My husband's lungs are huge too. At least a full liter larger than men his size! No wonder he has such great pulldowns and won't get off the phone! Oh, did I say that out loud :p

scyfreestyler
May 25th, 2005, 03:27 PM
Kill yourself? J/K!

Don't feel bad, I have a hard time floating for any length of time as well. I think my problem is lack of body fat. At 6-0 165 I have very little fat to keep me afloat.

Susan
May 25th, 2005, 09:00 PM
Think of your lungs as your center of buoyancy. Try to balance your weight on either side of your lungs. As Karen said, hold your breath and press on your chest, then raise your arms over your head to put more weight on the top half to counteract the weight of your legs. A lot of people who think they can't float just aren't balancing right. I suppose there are people who don't have the lung capacity to support the weight of a lot of muscle.

dorothyrde
May 25th, 2005, 10:13 PM
But some people it just does not work. I understand the balance thing, have played around with it, worked on it, had coaches work on it, and I sink. My kids are built very lean and muscular, and they are the same way. I think it has a lot to do with body composition. It does not prevent me from swimming, and I can get my legs to the surface with a gentle kick, but I cannot do a dead mans float. My legs sink within 10 secs. Even on my back, they sink and fast. I have played around with my daughters balance in the water, and it is the same thing. One coaches theory was dense bones. At my age.....I hope so, women need dense bones!

Alex
May 26th, 2005, 12:50 PM
Thanks to all of you for your replays.

Many things confort me now:

- I can ask a question related to water and get good replays in this forum.
- I have some new ideas to try on my problem.
- there are other swimmers out there that have the same problem than me, this is because even when I know that in my team many people can not float as I, I think it is just because they do not relax good enough, I do relax and I even stay calm untill my feet get to the bottom of the pool, but after 80 seconds of holding the air I just realice I am not going to float in that position, I am going to try tomorrow morning what Susan is saying.;)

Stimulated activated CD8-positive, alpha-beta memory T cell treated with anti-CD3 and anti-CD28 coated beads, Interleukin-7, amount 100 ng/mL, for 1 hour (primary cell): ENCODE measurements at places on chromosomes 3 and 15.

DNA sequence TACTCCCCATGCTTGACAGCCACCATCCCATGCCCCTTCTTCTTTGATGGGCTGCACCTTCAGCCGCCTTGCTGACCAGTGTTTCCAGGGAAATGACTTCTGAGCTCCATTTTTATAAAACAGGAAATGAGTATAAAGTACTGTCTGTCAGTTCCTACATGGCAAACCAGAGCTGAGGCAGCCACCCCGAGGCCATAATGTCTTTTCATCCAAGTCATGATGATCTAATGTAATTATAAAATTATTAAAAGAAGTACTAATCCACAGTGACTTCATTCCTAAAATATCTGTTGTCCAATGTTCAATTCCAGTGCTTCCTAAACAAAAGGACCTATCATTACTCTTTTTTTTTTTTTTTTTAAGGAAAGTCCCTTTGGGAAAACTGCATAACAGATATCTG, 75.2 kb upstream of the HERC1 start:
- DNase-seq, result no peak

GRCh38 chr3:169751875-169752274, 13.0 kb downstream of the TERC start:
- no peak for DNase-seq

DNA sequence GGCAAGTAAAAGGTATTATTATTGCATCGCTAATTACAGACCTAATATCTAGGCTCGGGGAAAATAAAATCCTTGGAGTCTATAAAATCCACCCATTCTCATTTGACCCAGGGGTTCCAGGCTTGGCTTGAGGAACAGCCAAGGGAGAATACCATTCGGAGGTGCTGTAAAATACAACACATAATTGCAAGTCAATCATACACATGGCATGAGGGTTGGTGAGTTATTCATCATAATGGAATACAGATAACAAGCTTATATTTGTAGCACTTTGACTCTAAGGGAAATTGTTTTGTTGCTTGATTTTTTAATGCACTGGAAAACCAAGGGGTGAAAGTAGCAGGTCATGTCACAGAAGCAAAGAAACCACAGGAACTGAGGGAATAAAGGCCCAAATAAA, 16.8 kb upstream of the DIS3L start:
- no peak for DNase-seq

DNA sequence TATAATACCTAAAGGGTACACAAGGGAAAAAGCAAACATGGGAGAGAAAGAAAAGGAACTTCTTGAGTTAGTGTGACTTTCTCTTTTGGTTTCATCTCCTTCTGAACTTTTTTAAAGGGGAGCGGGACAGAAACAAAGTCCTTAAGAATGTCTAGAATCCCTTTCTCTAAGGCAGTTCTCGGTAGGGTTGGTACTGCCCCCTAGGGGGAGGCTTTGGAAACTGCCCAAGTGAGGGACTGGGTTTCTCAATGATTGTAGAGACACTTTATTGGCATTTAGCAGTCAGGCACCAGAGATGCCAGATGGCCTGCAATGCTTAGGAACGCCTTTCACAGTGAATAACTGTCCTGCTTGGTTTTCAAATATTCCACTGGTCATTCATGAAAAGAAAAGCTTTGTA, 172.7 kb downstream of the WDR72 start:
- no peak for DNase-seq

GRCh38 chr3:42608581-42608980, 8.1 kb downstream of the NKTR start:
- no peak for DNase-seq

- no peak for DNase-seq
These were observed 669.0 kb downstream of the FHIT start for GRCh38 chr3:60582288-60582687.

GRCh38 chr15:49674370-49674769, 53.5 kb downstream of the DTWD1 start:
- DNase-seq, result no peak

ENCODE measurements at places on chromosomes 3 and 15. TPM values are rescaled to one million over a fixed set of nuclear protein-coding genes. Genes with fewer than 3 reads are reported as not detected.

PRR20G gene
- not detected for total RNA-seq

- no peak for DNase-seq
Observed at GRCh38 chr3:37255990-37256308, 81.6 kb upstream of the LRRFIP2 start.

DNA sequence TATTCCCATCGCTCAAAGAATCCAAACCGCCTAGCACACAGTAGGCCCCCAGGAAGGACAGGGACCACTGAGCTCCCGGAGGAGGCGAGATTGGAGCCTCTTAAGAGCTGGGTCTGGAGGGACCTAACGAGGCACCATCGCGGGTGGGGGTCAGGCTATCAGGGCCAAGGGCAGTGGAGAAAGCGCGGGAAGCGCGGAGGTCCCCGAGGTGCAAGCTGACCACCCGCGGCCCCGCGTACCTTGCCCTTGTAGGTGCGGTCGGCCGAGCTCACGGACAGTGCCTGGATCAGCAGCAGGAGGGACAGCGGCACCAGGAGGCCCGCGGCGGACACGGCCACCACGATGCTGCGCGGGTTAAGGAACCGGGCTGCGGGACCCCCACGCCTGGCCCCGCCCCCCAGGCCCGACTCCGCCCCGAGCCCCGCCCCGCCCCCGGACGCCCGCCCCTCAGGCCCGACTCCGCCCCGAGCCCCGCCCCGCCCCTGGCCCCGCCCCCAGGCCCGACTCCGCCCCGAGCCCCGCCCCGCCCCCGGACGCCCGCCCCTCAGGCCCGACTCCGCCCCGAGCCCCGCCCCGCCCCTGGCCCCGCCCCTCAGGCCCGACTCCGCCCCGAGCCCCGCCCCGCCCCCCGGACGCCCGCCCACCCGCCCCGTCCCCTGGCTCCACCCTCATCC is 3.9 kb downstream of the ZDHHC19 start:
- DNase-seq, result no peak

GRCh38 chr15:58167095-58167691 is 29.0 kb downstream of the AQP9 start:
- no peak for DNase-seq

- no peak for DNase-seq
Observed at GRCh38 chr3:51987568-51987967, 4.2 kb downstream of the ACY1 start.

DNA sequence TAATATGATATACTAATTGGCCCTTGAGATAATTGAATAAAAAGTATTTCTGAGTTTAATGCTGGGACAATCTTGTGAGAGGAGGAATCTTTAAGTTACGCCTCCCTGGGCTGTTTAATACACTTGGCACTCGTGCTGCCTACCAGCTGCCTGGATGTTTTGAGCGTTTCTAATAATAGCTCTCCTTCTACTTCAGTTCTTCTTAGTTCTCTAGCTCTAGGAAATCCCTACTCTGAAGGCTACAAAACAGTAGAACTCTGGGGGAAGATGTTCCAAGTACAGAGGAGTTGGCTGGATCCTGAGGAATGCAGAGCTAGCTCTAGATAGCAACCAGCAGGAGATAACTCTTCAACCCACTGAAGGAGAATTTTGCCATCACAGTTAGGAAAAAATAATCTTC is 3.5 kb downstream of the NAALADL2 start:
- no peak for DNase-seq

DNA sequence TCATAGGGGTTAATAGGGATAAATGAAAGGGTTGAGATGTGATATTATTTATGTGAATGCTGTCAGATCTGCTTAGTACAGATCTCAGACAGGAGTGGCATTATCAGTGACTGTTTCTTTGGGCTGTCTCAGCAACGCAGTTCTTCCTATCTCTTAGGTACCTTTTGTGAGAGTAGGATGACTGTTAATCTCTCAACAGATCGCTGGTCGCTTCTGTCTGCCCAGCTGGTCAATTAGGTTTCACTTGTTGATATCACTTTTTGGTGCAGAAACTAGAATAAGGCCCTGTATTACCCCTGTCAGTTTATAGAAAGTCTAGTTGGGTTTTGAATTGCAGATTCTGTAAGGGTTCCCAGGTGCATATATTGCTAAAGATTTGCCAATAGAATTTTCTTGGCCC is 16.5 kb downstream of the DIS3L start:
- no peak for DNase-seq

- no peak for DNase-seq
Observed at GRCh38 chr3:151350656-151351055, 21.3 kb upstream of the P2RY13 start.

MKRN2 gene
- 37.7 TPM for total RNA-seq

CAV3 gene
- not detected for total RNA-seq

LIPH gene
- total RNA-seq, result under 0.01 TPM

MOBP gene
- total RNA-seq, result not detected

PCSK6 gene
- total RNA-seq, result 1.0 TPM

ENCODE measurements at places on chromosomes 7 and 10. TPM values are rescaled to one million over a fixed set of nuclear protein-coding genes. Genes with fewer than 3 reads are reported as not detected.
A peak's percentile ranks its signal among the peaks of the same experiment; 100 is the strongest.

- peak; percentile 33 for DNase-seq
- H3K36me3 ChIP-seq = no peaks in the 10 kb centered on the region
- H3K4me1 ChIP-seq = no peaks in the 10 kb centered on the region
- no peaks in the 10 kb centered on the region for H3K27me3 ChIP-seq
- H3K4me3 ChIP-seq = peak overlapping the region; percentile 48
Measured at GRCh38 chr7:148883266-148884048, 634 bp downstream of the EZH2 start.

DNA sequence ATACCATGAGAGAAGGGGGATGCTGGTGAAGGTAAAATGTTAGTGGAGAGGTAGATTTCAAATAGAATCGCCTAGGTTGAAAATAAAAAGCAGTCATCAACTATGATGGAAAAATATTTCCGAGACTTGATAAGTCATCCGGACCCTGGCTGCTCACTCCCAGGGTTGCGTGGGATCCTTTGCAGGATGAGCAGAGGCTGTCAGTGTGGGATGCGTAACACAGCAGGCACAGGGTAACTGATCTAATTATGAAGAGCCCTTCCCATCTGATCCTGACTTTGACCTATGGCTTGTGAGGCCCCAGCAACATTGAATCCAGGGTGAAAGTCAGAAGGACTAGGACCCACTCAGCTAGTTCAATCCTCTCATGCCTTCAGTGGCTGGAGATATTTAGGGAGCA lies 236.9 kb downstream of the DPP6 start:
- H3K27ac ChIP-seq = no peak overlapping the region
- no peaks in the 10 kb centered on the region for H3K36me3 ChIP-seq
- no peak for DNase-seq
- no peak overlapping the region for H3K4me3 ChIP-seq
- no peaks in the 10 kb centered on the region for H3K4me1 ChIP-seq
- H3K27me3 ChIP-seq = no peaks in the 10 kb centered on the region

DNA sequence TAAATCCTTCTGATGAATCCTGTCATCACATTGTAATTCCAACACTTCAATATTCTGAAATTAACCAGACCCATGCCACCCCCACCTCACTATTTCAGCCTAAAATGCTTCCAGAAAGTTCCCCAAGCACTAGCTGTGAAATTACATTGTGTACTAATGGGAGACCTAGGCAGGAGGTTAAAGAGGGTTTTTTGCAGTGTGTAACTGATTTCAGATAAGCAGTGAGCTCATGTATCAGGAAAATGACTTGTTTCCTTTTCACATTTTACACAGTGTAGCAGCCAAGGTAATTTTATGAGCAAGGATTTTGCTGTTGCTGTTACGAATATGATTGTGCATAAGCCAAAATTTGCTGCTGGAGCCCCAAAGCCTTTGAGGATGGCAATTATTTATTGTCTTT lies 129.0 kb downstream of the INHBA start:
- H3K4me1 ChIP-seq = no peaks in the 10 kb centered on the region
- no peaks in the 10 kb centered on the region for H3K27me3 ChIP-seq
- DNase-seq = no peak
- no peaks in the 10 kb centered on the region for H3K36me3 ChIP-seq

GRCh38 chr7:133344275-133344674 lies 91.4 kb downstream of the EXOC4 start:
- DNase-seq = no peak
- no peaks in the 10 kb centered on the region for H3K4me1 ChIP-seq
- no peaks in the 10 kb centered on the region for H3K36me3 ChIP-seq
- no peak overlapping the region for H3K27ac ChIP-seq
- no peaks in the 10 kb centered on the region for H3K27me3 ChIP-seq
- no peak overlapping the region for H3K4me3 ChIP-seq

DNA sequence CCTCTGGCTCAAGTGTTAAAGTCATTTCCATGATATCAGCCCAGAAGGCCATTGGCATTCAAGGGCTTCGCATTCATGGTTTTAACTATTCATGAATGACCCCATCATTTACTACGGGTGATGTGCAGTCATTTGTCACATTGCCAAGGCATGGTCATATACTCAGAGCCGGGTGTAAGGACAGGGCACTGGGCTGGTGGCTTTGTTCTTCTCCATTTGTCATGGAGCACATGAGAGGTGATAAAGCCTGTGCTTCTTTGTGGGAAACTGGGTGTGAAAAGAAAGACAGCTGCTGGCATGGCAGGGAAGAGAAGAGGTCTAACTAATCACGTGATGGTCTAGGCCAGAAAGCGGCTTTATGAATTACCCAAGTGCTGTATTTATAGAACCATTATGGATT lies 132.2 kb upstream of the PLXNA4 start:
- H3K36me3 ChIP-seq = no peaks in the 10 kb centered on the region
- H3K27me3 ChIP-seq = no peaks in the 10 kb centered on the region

I do not have much fat in my body but I neither want to follow Andeīs advise this time, I think more on what Susan is saying because one thing I can do related to floating is to float face down, but I can do this for less than 90 seconds because then I run out of air.

Thanks again to all:)

geochuck
May 26th, 2005, 01:06 PM
Alex

I swam at the 1955 Pan Am Games Mexico, the pool was unique, the Library beautiful and the Sombrero Stadium amazing to enter. with a large crowd. Are they still there?

Are you using the full capacity of your lungs? Have you dropped the diaphram? I would not suggest you hold your breath fo 90 seconds. I get a head ache.

Alex
May 26th, 2005, 01:39 PM
Originally posted by geochuck
Alex

I swam at the 1955 Pan Am Games Mexico, the pool was unique, the Library beautiful and the Sombrero Stadium amazing to enter. with a large crowd. Are they still there?

Are you using the full capacity of your lungs? Have you dropped the diaphram? I would not suggest you hold your breath fo 90 seconds. I get a head ache.

Yes, the pool still there, and everything else, but the pool it is not what it used to be, I swan there a couple year ago in a meet, and although the water quality was fine, everything else seems old now. In countries like Mexico there is not much budget for sports, except when we are going to host international games.

Let me tell you that for the Olympics games at 1968, the goverment had to impose a tax for every car in the country, well that tax was supposed to finance the Olympic games, but the tax still effective untill now and everyone with a car have to pay it every year (about 5% of the value of the car).

Anyhow, we do have many good private clubs like the Y or the one that I practice in: http://www.casablanca.com.mx/body/index.php

About the question of my lungs capacity, yes it is my full.

craiglll@yahoo.com
May 26th, 2005, 02:53 PM
As many know, I have asthma. My lung capacity is 72% of predicted value fopr my age & heigth. However, that is 9 liters. I used to have 13.5 liters. I loved getting my PFTs with the old machines that looked like refrigerators becaseu the technician would have to change the bell that held the air. The new machies are really computers tht simply measure the amount of air that passes through the tube.

Another thing that has changed. It used to be that many of the techs were retired navy guys who worked with Navy divers. I swear there were three different guys in DC working at different hospitals who were retired navy. What was really odd about them was that they all wore wigs. One was at the old Group Health office on Pennsyvania Ave., one at the Adventis Hospital in Tacoma Park, and the other worked for a private doctor in Silver Spring. I always wondered if wearing a wig was a job requirement!